Godfrey Bloom: “The seeds have been sown for unrest in 2020 in Europe”
Godfrey Bloom: “The seeds have been sown for unrest in 2020 in Europe” by Claudio Grass
Interview with Godfrey Bloom
The latest election in the UK promised to bring about a long-overdue end to the Brexit story. Getting out the EU has been a long and winding road for Britain and the multiple delays and setbacks have both infuriated and disappointed the millions of citizens who voted to Leave, by now three times already. Ever since the referendum, all (at least, foreign) eyes have been fixed on the latest Brexit updates, however, there have been other important shifts and changes in the nation, both economic and socio-political, that could have a more meaningful impact going forward.
This is why I reached out to Godfrey Bloom, to get his perspective on these developments and to better understand Britain’s present and future challenges. I find that his refreshingly direct and no-nonsense approach really helps separate the signals from the noise, which can be especially useful for investors. His professional experience is also particularly valuable in this regard. Before entering the world of politics in 2004, he worked in the City of London for forty years and won fixed interest investment prizes. He served as a Member of the European Parliament (MEP) for a decade and became widely known as a vocal opponent of government regulation and centralization. A firm euro-skeptic, Bloom was also heavily involved in the Brexit “Leave” campaign as an independent activist. He is an Associate Member of the Royal College of Defense Studies, holds the Territorial Decoration, Sovereign’s Medal, European Parliamentary Medal and Westminster Armed Forces Parliamentary Medal. He is also an author with seven books to his credit. He is married to one of Europe’s leading equine physiotherapists.
Claudio Grass (CG): It would appear that after the last election in the UK, we’ve finally entered the last chapter of the Brexit saga. Given how committed Boris Johnson is to “get Brexit done”, do you expect it all to be over by January 31, swiftly and uneventfully, or do you foresee any further surprises and political tensions within the country?
Godfrey Bloom: (GB): On the plus side, after one referendum and two general elections, the British electorate has overwhelmingly endorsed Brexit for the third time. However, although the government has been returned on a Brexit platform, the British establishment is still on the Remain side. The House of Lords, the civil service, mainstream media, and the majority of backbenchers are all on the remain camp.
Now, we all know that a trade deal would be easy to reach if there was mutual goodwill, but there isn’t. If it gets to no deal, the government majority could disappear overnight or the lords could block it. Of course, we will leave on January 31. But will it be the Brexit we voted for, or some kind of associate membership?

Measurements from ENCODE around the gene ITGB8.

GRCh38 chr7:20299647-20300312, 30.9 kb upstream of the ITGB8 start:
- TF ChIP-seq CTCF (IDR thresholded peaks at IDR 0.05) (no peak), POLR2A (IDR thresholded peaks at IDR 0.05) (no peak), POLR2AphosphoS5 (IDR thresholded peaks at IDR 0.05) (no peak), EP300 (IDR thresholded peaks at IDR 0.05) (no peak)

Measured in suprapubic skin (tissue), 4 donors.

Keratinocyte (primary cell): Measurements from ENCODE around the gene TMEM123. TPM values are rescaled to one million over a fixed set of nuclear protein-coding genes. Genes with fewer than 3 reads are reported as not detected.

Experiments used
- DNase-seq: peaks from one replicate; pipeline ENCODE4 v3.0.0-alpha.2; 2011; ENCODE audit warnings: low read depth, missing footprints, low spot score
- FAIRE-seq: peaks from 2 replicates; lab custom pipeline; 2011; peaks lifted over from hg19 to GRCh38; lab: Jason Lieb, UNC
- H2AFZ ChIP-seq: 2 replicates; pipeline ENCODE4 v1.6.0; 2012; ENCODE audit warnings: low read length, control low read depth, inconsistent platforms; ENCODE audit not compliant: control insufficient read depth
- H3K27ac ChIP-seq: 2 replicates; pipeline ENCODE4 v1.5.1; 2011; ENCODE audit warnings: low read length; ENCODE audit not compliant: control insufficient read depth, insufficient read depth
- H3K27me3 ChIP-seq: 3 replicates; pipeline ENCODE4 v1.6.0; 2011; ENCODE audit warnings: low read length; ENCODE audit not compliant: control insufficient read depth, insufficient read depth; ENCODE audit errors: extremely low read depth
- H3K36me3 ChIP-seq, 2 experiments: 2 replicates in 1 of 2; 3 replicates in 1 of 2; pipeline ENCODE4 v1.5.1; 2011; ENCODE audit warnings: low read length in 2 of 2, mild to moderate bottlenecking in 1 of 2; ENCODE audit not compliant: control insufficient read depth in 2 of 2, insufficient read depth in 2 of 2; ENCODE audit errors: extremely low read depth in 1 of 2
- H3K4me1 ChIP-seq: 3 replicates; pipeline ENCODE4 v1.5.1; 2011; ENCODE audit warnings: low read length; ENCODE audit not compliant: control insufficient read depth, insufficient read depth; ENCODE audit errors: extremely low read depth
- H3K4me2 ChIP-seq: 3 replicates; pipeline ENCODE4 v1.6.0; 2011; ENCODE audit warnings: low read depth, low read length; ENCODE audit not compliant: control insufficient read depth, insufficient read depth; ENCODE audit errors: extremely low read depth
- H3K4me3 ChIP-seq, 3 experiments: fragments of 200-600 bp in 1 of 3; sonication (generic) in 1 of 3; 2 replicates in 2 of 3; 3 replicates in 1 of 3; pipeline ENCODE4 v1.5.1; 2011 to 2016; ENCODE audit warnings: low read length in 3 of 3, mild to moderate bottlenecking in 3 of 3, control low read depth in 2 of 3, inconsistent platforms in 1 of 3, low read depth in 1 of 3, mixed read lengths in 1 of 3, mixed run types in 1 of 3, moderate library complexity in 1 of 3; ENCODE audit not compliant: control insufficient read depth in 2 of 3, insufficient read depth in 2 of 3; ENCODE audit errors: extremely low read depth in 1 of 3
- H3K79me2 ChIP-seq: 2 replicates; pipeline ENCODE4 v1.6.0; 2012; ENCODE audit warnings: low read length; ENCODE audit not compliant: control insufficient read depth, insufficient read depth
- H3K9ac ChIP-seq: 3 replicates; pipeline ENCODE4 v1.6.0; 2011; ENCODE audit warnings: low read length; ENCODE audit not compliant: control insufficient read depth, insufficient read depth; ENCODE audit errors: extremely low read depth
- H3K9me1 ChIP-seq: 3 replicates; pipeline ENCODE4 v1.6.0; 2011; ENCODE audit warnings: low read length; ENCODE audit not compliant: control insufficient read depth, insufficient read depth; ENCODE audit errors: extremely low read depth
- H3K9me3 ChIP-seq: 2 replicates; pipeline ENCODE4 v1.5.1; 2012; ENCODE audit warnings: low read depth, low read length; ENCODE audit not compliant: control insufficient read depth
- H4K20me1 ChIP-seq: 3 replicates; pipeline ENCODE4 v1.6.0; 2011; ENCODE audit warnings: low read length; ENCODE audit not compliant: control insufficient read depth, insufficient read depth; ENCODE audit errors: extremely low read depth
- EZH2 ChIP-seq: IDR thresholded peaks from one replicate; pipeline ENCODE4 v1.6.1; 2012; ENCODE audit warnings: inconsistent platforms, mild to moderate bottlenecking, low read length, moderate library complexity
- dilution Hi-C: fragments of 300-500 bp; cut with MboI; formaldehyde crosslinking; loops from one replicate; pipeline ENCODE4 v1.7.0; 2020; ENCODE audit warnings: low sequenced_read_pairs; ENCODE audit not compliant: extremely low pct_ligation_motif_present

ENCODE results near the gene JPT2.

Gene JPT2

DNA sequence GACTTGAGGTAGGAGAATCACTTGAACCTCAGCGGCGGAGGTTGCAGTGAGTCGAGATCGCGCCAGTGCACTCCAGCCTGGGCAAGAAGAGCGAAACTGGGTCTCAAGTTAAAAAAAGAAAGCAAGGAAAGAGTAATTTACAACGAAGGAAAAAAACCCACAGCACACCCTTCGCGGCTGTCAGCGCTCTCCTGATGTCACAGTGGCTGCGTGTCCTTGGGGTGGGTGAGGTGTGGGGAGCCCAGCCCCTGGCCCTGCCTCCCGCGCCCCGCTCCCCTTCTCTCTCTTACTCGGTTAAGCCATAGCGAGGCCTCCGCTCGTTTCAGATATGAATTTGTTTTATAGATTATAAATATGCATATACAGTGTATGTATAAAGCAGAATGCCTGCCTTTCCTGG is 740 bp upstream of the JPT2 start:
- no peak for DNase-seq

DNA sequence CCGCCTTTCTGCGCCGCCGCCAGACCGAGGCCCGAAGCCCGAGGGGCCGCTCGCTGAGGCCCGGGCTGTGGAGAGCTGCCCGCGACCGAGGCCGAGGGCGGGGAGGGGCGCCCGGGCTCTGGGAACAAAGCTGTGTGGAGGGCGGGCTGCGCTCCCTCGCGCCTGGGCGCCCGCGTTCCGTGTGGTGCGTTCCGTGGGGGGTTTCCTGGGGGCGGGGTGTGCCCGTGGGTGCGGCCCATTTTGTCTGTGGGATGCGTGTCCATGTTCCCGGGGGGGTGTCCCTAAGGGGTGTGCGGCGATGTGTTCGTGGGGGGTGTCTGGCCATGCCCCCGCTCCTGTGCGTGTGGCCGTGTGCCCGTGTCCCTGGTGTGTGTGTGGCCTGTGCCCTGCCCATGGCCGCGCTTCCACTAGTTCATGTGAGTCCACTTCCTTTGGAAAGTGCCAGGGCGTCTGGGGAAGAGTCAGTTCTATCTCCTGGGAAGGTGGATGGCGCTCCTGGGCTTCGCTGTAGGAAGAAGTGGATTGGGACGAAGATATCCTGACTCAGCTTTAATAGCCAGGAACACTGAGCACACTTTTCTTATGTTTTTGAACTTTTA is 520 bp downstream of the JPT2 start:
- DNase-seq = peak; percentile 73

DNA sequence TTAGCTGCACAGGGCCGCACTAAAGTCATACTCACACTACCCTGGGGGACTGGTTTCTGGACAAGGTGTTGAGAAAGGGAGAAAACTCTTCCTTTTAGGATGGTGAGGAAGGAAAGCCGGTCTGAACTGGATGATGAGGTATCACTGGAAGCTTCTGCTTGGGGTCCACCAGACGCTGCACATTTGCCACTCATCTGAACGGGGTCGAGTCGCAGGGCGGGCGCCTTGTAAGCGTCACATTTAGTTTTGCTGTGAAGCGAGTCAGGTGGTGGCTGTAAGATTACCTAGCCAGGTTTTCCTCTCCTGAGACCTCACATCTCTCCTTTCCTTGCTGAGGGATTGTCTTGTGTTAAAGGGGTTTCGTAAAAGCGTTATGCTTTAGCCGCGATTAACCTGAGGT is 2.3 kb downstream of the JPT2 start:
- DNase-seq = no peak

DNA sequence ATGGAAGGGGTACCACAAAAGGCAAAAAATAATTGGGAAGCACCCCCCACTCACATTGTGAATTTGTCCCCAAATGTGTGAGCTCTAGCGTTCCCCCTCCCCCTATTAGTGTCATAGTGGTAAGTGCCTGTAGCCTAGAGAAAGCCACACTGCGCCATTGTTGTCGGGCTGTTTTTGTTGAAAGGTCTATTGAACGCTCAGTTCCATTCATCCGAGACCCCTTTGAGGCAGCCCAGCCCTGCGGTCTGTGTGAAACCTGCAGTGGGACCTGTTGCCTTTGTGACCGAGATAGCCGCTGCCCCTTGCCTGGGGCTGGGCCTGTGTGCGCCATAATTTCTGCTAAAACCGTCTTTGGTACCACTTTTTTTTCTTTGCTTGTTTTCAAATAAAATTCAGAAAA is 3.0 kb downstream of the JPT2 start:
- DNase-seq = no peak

We will know more in July, and I’m disinclined to make a prediction. I have been right in my assessments for decades, but I am no longer so sure. I have been a Brexiteer for 30 years and I have known only betrayal. I am now too cynical to be objective.
Nevertheless, there is a great feeling of optimism in Britain, with the exception perhaps of some central London postal districts. We haven’t had that in a while, and I sincerely hope it won’t be cut short by another political betrayal.
CG: Ever since the referendum, the political climate in the UK has been getting increasingly polarised. Do you think these frictions and toxic divisions peaked with the overwhelming defeat of Jeremy Corbyn? Will the British society really begin to heal now, as Johnson urged in his victory speech?
GB: There has been much talk of a “divided nation”. This is an oversimpli-fication. The nation is only divided between the establishment and the electorate. The last election proved this in spades.
Public sector employees, academics, mainstream media, the political and bureaucratic establishment are lined up against ordinary working people. Butchers, bakers, mechanics, cab drivers, hairdressers, small businessmen, over 17 million of them, sent a strong and united message and showed where the division lines are really drawn in the nation.
The Times of London, the BBC and others are still campaigning for Remain. Even now, they still can’t accept the will of the electorate. And yet, ordinary folk are less divided than ever before in peacetime. But ordinary people don’t control the levers of power, and they don’t get to write headlines or determine the narrative that’s being promoted.
CG: What is your position on the break-apart scenarios, on Scottish independence and on the Remainer warnings that Brexit will revive the Troubles in Northern Ireland?
GB: Scotland returned 91% nationalist seats. Classically no one admits voting for them! Heard that before? The dilemma is that Scots detest the English, but can’t survive without English money. It was ever thus since 1707. Ironically, the English actually want to get rid of the Scots, but nobody asks them. Westminster has now 48 English-hating socialists from Scotland. Yet they have their own parliament. This position is absurd. Scotland is bankrupt and something will have to give sooner or later.